INDIANAPOLIS (AP) — Indiana schools reported more new COVID-19 cases last week than at any previous time during the pandemic as the state grapples with a surge in infections and hospitalizations spurred by the more contagious delta variant.
More than 5,500 new cases were reported among Indiana students in Monday’s weekly update of the state’s coronavirus school dashboard. Although nearly 1,000 of those cases date back to earlier weeks, last week’s total was the most recorded since schools began reporting case counts a year ago.
The dashboard also reported 257 new cases among teachers and 355 new cases among other school staff employees.
Schools reported more than 1,300 cases among K-12 students on Aug. 23 alone, marking the highest one-day total reported by Indiana schools.
Still, the dashboard data doesn’t provide the full scope of virus spread within schools, state health commissioner Kristina Box said last week. More than 1,200 schools have not reported cases to the state’s dashboard — as mandated by law — since the start of the new academic year.
Box said state health officials are talking with the Indiana Department of Education to take further actions that compel schools to comply.
As Indiana continues to record the worst statewide COVID-19 positivity rate since last winter, Box largely attributed the the latest statewide surge to the start of the new school year.
Having students in school together and participating in extracurricular activities is driving many of the new cases, she said, increasing the need for students, teachers and staff to wear masks and get vaccinated if they’re eligible to help decrease transmission.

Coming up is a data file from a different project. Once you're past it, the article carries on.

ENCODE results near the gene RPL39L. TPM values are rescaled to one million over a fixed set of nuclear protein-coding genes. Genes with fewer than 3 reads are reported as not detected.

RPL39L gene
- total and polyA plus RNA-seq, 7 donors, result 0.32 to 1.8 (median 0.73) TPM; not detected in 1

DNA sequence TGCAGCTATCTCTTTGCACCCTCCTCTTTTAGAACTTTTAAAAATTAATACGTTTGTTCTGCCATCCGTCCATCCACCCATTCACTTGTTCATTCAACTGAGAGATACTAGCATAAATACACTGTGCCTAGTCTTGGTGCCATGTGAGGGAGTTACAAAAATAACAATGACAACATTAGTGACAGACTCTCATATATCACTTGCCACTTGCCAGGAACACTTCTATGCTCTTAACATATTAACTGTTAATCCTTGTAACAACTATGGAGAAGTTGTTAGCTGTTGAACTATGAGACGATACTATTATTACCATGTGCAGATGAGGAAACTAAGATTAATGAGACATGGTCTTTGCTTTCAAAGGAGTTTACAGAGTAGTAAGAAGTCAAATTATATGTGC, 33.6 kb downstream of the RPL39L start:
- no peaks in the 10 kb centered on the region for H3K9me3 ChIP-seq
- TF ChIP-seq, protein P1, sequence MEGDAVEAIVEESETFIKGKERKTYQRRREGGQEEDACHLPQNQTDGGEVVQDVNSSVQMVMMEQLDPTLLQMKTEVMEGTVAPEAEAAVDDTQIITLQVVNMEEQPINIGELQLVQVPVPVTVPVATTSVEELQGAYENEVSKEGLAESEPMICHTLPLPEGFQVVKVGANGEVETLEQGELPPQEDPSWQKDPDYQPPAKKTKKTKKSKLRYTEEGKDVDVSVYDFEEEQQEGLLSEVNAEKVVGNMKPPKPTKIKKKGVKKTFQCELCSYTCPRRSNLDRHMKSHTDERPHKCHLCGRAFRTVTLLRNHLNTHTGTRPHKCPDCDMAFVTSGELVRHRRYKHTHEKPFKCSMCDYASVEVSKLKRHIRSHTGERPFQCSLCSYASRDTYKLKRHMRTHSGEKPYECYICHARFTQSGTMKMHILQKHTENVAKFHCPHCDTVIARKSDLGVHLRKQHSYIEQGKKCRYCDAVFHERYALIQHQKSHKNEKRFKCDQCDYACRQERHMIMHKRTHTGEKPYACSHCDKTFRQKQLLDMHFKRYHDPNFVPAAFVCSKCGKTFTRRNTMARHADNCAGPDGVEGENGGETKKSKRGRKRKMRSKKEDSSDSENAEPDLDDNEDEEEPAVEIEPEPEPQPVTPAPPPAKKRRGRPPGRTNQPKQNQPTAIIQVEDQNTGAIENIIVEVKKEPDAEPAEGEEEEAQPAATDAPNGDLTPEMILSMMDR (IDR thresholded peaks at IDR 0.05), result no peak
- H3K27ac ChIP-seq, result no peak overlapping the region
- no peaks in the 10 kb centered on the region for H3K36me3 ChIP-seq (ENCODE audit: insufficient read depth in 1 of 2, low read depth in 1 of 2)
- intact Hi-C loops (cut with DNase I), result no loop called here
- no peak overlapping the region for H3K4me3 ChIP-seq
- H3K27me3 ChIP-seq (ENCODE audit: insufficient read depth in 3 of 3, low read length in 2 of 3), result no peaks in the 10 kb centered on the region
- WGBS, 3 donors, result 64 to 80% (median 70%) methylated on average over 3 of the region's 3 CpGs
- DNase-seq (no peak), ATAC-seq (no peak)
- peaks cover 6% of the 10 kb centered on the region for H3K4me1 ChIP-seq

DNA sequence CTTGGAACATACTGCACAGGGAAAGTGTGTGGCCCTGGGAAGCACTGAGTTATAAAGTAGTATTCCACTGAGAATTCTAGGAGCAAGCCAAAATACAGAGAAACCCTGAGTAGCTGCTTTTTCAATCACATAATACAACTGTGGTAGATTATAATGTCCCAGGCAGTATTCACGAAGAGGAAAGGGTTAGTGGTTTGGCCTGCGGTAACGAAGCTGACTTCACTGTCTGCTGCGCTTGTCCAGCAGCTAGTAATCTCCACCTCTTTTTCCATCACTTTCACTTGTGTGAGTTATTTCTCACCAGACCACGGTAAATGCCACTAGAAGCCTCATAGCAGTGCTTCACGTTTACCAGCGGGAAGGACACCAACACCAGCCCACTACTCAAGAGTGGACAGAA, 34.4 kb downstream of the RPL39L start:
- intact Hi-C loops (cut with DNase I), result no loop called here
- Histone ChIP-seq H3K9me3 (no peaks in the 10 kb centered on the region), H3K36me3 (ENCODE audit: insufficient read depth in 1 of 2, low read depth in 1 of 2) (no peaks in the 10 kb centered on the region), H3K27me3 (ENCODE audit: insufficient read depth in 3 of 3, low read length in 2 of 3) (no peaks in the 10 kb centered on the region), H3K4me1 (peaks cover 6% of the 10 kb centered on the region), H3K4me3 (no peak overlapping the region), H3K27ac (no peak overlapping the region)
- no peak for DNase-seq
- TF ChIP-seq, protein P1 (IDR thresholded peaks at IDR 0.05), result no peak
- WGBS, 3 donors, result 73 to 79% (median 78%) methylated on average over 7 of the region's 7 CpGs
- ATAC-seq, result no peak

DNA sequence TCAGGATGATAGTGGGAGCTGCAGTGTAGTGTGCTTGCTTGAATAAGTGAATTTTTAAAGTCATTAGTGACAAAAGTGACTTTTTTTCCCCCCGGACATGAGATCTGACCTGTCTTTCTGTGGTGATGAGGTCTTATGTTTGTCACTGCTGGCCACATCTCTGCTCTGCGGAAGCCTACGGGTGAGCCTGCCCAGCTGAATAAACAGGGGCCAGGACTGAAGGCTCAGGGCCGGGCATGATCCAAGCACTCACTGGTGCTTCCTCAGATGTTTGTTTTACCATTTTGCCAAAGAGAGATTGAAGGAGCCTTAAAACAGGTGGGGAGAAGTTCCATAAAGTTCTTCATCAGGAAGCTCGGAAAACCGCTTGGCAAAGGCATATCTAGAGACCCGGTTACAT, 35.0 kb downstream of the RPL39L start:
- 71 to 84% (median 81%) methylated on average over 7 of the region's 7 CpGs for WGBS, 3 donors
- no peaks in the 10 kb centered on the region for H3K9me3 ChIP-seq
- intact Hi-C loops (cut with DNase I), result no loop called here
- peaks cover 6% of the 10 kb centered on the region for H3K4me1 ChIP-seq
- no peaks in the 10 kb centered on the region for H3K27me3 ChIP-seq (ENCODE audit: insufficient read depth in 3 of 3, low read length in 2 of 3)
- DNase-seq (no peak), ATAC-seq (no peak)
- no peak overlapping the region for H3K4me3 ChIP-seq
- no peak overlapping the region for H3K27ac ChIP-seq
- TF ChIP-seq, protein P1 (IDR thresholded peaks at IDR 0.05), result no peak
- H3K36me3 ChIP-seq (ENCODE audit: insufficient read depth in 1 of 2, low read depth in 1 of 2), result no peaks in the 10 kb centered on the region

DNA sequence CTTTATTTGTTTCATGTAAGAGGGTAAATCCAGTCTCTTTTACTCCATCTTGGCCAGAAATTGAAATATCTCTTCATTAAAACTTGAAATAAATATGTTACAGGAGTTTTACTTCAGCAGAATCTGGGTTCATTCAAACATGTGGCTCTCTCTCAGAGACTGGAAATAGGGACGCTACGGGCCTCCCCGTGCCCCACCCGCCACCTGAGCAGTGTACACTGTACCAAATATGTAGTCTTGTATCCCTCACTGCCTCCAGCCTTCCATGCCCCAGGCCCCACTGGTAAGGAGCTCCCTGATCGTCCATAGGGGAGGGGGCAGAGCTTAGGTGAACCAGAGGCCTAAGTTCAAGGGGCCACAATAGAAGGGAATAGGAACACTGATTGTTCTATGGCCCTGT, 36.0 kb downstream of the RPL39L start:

State officials estimate less than 10 percent of K-12 schools are doing COVID-19 testing, however, despite available resources from the Indiana Department of Health. Box said health officials are urging additional COVID-19 testing be offered in school settings, which could help reduce quarantines.
But even after the U.S. gave full approval to Pfizer’s COVID-19 vaccine last week, just 52 percent of Indiana residents are fully vaccinated against the virus, according to the state Health Department. Only 27.5 percent of the state's 12- to 15-year-olds, and just under 38 percent of 16- to 19-year-olds have been fully vaccinated.
Replies to surveys conducted by IUPUI, the Indiana Department of Health and the Indiana Department of Education in May and June found that fewer than half of parents in the state plan to get their children vaccinated against COVID-19, according to preliminary results released Monday.
The survey also found that 13 percent of parents want to wait and see the effects of the vaccine before inoculating their child, while 42.2 percent said they will not vaccinate their child, or will do so only if required.
Several of the state’s largest school districts in the Indianapolis area began requiring masks for indoor areas after starting the school year without them, reacting to a growing number of COVID-19 infections among students.
Republican Gov. Eric Holcomb said he would continue his policy of allowing local officials to impose mask rules and other steps to stem the coronavirus spread even as several school boards have faced vocal — and sometimes misleading — opposition to such actions.
Box, too, maintained support for elected officials to make decisions about implementing restrictions and other mitigation measures, adding that the state continues to provide local leadership with recommendations on how to get out of the surge.
The state additionally recorded 2,916 new cases of the coronavirus Monday, following more than 20,000 new COVID-19 cases reported in Indiana last week.
The state Health Department’s latest report also showed that hospitals around the state were treating 2,221 patients for COVID-19 as of Sunday — the most since Jan. 21 and up more than five times for the state’s level of about 400 patients a day in early July.
Hospitals reported treating 587 people with COVID-19 in intensive care units, taking up nearly 27 percent of available ICU beds, compared with about 65 patients in 3 percent of ICU space in early July.
Casey Smith is a corps member for the Associated Press/Report for America Statehouse News Initiative. Report for America is a nonprofit national service program that places journalists in local newsrooms to report on undercovered issues.